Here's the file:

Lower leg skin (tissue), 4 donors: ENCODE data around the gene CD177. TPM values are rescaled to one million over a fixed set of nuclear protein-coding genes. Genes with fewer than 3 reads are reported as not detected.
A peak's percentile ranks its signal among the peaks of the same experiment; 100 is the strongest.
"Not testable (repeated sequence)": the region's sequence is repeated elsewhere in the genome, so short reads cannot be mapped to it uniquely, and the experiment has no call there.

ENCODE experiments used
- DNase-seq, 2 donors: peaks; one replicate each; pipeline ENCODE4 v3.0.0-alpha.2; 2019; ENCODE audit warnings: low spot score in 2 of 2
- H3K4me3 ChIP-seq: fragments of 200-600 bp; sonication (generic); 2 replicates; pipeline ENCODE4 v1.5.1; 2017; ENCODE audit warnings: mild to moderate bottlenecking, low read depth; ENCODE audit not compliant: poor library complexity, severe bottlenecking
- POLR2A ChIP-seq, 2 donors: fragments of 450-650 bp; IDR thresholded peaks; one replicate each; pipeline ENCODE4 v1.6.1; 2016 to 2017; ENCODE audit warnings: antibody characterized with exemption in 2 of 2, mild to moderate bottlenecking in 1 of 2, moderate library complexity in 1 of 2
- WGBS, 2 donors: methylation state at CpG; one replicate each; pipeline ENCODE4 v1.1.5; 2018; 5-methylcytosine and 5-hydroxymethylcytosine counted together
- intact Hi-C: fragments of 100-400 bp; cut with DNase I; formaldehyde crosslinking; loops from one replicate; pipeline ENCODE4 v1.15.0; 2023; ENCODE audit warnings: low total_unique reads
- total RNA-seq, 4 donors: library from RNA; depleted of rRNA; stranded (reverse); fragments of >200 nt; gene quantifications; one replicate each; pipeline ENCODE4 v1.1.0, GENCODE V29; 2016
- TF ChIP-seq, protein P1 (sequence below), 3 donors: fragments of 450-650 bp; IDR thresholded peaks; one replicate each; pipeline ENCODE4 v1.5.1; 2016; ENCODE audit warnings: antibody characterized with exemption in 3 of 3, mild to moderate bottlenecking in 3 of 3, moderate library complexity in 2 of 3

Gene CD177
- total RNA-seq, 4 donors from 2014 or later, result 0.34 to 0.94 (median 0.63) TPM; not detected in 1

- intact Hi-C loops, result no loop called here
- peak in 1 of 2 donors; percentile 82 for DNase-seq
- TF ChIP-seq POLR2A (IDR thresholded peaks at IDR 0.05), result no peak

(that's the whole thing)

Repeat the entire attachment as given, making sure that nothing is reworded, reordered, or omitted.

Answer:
Lower leg skin (tissue), 4 donors: ENCODE data around the gene CD177. TPM values are rescaled to one million over a fixed set of nuclear protein-coding genes. Genes with fewer than 3 reads are reported as not detected.
A peak's percentile ranks its signal among the peaks of the same experiment; 100 is the strongest.
"Not testable (repeated sequence)": the region's sequence is repeated elsewhere in the genome, so short reads cannot be mapped to it uniquely, and the experiment has no call there.

ENCODE experiments used
- DNase-seq, 2 donors: peaks; one replicate each; pipeline ENCODE4 v3.0.0-alpha.2; 2019; ENCODE audit warnings: low spot score in 2 of 2
- H3K4me3 ChIP-seq: fragments of 200-600 bp; sonication (generic); 2 replicates; pipeline ENCODE4 v1.5.1; 2017; ENCODE audit warnings: mild to moderate bottlenecking, low read depth; ENCODE audit not compliant: poor library complexity, severe bottlenecking
- POLR2A ChIP-seq, 2 donors: fragments of 450-650 bp; IDR thresholded peaks; one replicate each; pipeline ENCODE4 v1.6.1; 2016 to 2017; ENCODE audit warnings: antibody characterized with exemption in 2 of 2, mild to moderate bottlenecking in 1 of 2, moderate library complexity in 1 of 2
- WGBS, 2 donors: methylation state at CpG; one replicate each; pipeline ENCODE4 v1.1.5; 2018; 5-methylcytosine and 5-hydroxymethylcytosine counted together
- intact Hi-C: fragments of 100-400 bp; cut with DNase I; formaldehyde crosslinking; loops from one replicate; pipeline ENCODE4 v1.15.0; 2023; ENCODE audit warnings: low total_unique reads
- total RNA-seq, 4 donors: library from RNA; depleted of rRNA; stranded (reverse); fragments of >200 nt; gene quantifications; one replicate each; pipeline ENCODE4 v1.1.0, GENCODE V29; 2016
- TF ChIP-seq, protein P1 (sequence below), 3 donors: fragments of 450-650 bp; IDR thresholded peaks; one replicate each; pipeline ENCODE4 v1.5.1; 2016; ENCODE audit warnings: antibody characterized with exemption in 3 of 3, mild to moderate bottlenecking in 3 of 3, moderate library complexity in 2 of 3

Gene CD177
- total RNA-seq, 4 donors from 2014 or later, result 0.34 to 0.94 (median 0.63) TPM; not detected in 1

- intact Hi-C loops, result no loop called here
- peak in 1 of 2 donors; percentile 82 for DNase-seq
- TF ChIP-seq POLR2A (IDR thresholded peaks at IDR 0.05), result no peak